The Gabriel character, who shows up a few too many times, but once in a snug jogging suit (you’re welcome, viewers!), is an example of Gaiman enhancing the material by giving it more context. This plays out most in the third episode, which includes a nearly 30-minute recounting of Aziraphale and Crowley’s friendship through history. It’s a whole chunk that’s only hinted at in the novel. Here, it has room to play out as rich, enjoyable character development, placing the pause button on the rest of the overcomplicated plot threads.

It makes for an overall enjoyable viewing experiences, six hours of very pleasant, visually striking, sometimes laugh-out-loud funny TV, with the occasional loose thread or evidence of a long-in-gestation project.

A Throwback to the Simple 1990s

There’s barely a cell phone, tablet or TV screen in sight through the entire production, which made sense in 1990 when the novel came out, but plays as odd in a story set in the present day. And a very funny, very ‘80s joke in the book about how any cassette tape left in a car automatically transforms into “Queen’s Greatest Hits” never surfaces; instead, every time Crowley drives his Bentley around, it’s to a different plot-appropriate Queen tune with no explanation. Queen also contributes a version of the theme song. Therefore, Good Omens has the weird distinction of probably containing more Queen music than the biopic Bohemian Rhapsody.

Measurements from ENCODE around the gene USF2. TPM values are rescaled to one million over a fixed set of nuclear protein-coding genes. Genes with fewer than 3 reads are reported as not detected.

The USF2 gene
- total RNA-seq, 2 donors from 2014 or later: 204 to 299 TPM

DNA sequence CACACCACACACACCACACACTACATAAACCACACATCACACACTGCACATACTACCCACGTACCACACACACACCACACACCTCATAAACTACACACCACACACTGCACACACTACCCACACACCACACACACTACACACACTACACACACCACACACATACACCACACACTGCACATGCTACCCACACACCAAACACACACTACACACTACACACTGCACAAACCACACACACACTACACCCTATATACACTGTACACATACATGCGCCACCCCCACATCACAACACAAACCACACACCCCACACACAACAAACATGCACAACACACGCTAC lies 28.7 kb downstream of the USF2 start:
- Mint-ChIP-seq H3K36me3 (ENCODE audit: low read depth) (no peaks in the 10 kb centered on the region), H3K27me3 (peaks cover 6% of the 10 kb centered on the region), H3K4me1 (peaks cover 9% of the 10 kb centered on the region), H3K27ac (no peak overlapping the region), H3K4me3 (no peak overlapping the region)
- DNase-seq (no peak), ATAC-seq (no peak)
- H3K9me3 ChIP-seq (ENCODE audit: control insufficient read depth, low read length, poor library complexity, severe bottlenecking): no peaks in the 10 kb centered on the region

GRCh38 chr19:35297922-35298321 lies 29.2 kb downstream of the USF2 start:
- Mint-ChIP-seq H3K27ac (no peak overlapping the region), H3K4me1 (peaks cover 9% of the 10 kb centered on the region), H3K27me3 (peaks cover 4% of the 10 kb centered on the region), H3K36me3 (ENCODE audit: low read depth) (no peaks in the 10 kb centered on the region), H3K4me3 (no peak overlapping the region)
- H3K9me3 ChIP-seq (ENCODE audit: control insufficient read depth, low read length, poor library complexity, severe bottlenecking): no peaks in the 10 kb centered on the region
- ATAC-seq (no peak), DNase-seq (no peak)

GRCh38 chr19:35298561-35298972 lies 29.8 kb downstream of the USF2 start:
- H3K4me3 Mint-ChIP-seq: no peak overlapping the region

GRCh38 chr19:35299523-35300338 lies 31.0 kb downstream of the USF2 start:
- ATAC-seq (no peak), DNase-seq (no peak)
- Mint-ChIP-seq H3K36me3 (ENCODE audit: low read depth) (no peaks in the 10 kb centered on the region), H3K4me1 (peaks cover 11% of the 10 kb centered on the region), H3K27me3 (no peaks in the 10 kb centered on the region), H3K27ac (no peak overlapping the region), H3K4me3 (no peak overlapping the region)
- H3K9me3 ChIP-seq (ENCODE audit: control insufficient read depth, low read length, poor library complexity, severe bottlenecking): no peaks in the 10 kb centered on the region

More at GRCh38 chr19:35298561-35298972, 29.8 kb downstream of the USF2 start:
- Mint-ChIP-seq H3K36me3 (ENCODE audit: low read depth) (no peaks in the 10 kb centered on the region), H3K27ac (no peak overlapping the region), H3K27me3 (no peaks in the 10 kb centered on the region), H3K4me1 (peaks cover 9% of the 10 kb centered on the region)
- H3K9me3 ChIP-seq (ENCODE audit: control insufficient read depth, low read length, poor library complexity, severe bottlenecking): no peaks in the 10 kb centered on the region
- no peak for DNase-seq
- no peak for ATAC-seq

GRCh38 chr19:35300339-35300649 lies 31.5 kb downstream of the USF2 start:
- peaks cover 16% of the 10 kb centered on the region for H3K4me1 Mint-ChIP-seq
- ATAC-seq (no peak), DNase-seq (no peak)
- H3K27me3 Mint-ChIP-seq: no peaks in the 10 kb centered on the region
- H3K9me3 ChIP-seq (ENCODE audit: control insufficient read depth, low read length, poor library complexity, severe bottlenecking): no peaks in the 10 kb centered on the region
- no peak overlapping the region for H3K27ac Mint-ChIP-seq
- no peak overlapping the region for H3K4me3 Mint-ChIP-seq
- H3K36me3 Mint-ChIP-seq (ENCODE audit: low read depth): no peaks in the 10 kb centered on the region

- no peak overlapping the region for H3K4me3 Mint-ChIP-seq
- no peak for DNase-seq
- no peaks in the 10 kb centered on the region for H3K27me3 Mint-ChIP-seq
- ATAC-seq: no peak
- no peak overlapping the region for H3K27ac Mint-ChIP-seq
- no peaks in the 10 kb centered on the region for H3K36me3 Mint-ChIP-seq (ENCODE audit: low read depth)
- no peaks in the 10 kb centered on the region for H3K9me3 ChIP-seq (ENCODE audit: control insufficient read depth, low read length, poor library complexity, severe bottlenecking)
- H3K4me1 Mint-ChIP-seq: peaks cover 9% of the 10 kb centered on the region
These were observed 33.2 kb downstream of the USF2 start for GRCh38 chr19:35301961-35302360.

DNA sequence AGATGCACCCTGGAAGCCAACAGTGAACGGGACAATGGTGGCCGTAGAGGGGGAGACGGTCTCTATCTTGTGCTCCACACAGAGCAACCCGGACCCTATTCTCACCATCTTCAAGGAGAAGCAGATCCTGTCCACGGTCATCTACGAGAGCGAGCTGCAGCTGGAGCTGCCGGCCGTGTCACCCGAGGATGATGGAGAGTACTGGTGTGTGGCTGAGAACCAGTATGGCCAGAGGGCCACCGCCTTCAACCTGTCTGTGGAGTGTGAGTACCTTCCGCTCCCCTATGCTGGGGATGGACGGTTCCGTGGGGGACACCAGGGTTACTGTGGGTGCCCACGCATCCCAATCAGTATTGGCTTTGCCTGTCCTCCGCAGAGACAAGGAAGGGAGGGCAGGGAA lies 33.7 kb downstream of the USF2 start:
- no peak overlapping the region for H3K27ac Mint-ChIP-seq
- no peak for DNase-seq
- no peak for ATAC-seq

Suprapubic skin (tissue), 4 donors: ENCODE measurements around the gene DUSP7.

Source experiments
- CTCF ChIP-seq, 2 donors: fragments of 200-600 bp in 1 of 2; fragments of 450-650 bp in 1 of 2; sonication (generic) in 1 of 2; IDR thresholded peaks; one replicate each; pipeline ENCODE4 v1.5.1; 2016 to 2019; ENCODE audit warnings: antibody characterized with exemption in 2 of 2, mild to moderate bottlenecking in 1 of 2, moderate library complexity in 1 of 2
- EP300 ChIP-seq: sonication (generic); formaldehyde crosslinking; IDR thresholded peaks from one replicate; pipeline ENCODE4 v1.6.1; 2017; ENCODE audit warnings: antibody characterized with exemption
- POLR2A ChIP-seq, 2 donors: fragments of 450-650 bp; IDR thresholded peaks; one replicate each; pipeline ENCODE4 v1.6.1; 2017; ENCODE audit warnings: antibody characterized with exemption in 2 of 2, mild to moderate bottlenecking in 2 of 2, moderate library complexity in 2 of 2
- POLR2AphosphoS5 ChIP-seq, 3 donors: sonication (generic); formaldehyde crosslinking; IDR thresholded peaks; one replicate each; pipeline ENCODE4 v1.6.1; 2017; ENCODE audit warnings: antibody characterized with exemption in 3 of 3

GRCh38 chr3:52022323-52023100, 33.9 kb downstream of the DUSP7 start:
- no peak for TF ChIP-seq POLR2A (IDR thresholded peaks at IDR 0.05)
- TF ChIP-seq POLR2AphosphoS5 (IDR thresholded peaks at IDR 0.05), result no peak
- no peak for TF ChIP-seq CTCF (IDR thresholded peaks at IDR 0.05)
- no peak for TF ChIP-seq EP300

If Good Omens doesn’t quite dazzle with pyrotechnics toward the finish line, that’s of a piece with the book, which felt anticlimactic. Here, Gaiman has again enhanced the source material with a conclusion that feels warmer and more tidy, a fantasy balm for our darker reality that nods toward a bloodier future, while assuring that we’re OK for now if we just take care of one another and the world.

Good Omens reflects a throwback sense that even in the chaos of the End Times, order will be restored. Its cast of characters who are mindful and respectful, even when they are literally about to kill each other. All the politeness seems a little out-of-step with our current climate. It’s a quaint callback to the era of CDs, when real Perestroika seemed possible, and people still enjoyed the pleasures of the written word on paper.

It’s a nice, comforting place to visit, actually.

A soothing cup of very English, very creamy TV tea.

Omar Gallaga

Omar L. Gallaga is a technology culture writer, formerly of the Austin American-Statesman, but he's not interested in fixing your printer. He's written for Rolling Stone, CNN, The Wall Street Journal, Television Without Pity, Previously.tv and NPR, where he was a blogger and on-air tech correspondent for "All Things Considered." He's a founding member of Austin's Latino Comedy Project, which recently concluded a two-year run of its original sketch-comedy show, "Gentrifucked."